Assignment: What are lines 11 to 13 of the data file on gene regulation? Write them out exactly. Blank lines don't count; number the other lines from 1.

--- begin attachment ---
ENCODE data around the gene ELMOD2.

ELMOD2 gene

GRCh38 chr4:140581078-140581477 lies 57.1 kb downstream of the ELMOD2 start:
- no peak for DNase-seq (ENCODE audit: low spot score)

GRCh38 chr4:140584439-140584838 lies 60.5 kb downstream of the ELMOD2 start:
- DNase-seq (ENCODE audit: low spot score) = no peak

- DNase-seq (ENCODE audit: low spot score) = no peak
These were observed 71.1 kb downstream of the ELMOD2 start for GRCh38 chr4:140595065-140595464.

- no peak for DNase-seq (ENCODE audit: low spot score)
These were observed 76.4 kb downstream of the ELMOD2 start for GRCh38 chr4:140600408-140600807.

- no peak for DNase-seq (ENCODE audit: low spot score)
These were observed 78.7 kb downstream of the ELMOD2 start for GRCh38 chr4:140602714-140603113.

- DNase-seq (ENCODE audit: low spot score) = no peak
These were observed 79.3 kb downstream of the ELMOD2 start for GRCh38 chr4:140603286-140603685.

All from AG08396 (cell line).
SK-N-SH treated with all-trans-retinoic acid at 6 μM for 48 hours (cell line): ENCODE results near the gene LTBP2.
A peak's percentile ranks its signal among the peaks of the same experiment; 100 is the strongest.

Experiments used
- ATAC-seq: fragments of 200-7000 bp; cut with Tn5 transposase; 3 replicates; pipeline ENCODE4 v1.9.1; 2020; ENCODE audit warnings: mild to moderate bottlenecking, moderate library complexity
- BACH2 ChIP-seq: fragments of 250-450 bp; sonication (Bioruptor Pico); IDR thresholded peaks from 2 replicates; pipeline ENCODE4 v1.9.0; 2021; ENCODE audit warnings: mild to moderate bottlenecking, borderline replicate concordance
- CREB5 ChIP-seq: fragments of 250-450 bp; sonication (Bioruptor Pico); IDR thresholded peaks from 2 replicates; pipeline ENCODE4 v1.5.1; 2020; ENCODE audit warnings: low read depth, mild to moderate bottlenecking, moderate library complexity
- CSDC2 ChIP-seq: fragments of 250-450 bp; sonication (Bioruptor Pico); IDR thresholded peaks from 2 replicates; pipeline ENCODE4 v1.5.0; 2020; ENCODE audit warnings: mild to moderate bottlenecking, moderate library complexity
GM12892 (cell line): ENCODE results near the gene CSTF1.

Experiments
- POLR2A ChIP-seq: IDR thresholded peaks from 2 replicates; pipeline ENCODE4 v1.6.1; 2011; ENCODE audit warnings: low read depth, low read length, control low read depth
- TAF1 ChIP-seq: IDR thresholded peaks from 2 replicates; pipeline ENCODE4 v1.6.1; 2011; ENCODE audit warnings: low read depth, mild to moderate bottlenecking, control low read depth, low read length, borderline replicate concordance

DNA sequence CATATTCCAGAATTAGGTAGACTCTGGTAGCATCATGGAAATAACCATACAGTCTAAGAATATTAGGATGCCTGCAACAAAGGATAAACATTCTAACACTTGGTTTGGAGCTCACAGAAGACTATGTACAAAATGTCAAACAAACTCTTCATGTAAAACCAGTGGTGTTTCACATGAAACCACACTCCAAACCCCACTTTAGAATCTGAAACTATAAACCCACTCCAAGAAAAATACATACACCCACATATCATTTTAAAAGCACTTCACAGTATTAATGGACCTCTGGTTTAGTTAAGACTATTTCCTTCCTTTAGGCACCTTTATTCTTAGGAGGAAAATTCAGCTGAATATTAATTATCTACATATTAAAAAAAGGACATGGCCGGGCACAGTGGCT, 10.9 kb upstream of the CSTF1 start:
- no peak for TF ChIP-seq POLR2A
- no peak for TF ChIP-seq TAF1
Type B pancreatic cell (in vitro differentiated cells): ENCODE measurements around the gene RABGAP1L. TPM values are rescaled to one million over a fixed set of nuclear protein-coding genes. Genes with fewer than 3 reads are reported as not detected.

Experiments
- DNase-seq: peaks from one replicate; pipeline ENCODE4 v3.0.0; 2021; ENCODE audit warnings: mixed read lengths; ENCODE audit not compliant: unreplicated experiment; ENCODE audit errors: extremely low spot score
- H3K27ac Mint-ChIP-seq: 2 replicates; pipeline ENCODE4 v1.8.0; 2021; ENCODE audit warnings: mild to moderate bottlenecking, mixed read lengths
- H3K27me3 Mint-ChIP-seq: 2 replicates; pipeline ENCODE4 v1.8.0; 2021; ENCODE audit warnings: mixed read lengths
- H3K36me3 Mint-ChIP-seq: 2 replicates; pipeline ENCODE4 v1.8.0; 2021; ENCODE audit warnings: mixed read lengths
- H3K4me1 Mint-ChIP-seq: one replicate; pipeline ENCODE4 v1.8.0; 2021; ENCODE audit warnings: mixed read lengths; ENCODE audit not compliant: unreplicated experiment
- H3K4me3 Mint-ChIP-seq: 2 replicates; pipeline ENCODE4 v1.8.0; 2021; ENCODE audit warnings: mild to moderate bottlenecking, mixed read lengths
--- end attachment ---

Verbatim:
- no peak for DNase-seq (ENCODE audit: low spot score)
These were observed 78.7 kb downstream of the ELMOD2 start for GRCh38 chr4:140602714-140603113.

- DNase-seq (ENCODE audit: low spot score) = no peak